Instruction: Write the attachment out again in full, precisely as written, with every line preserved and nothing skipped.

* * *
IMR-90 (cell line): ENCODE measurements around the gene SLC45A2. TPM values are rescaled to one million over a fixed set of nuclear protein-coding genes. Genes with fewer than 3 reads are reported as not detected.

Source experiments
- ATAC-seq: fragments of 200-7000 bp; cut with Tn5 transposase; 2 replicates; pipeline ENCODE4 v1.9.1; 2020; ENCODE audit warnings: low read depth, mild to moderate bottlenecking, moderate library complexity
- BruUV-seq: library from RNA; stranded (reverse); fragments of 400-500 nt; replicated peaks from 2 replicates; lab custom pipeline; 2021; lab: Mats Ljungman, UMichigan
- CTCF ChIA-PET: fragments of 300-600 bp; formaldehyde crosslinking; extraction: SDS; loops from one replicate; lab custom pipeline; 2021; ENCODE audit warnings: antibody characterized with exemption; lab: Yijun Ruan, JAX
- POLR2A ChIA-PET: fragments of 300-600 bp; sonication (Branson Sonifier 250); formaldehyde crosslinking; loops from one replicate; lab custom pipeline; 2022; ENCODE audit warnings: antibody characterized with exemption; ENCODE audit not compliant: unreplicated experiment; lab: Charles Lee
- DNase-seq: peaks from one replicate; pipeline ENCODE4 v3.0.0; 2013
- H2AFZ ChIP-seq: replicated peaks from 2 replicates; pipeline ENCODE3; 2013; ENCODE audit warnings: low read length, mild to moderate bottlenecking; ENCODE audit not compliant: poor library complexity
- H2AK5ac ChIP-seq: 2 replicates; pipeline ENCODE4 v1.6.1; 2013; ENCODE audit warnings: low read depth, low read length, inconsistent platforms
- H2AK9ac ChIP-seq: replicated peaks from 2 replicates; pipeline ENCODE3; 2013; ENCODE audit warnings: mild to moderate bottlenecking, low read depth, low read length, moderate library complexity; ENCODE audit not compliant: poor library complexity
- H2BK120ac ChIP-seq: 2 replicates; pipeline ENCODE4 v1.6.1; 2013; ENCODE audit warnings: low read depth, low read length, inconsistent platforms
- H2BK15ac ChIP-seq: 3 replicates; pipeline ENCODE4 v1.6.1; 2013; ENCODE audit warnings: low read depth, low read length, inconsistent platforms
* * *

IMR-90 (cell line): ENCODE measurements around the gene SLC45A2. TPM values are rescaled to one million over a fixed set of nuclear protein-coding genes. Genes with fewer than 3 reads are reported as not detected.

Source experiments
- ATAC-seq: fragments of 200-7000 bp; cut with Tn5 transposase; 2 replicates; pipeline ENCODE4 v1.9.1; 2020; ENCODE audit warnings: low read depth, mild to moderate bottlenecking, moderate library complexity
- BruUV-seq: library from RNA; stranded (reverse); fragments of 400-500 nt; replicated peaks from 2 replicates; lab custom pipeline; 2021; lab: Mats Ljungman, UMichigan
- CTCF ChIA-PET: fragments of 300-600 bp; formaldehyde crosslinking; extraction: SDS; loops from one replicate; lab custom pipeline; 2021; ENCODE audit warnings: antibody characterized with exemption; lab: Yijun Ruan, JAX
- POLR2A ChIA-PET: fragments of 300-600 bp; sonication (Branson Sonifier 250); formaldehyde crosslinking; loops from one replicate; lab custom pipeline; 2022; ENCODE audit warnings: antibody characterized with exemption; ENCODE audit not compliant: unreplicated experiment; lab: Charles Lee
- DNase-seq: peaks from one replicate; pipeline ENCODE4 v3.0.0; 2013
- H2AFZ ChIP-seq: replicated peaks from 2 replicates; pipeline ENCODE3; 2013; ENCODE audit warnings: low read length, mild to moderate bottlenecking; ENCODE audit not compliant: poor library complexity
- H2AK5ac ChIP-seq: 2 replicates; pipeline ENCODE4 v1.6.1; 2013; ENCODE audit warnings: low read depth, low read length, inconsistent platforms
- H2AK9ac ChIP-seq: replicated peaks from 2 replicates; pipeline ENCODE3; 2013; ENCODE audit warnings: mild to moderate bottlenecking, low read depth, low read length, moderate library complexity; ENCODE audit not compliant: poor library complexity
- H2BK120ac ChIP-seq: 2 replicates; pipeline ENCODE4 v1.6.1; 2013; ENCODE audit warnings: low read depth, low read length, inconsistent platforms
- H2BK15ac ChIP-seq: 3 replicates; pipeline ENCODE4 v1.6.1; 2013; ENCODE audit warnings: low read depth, low read length, inconsistent platforms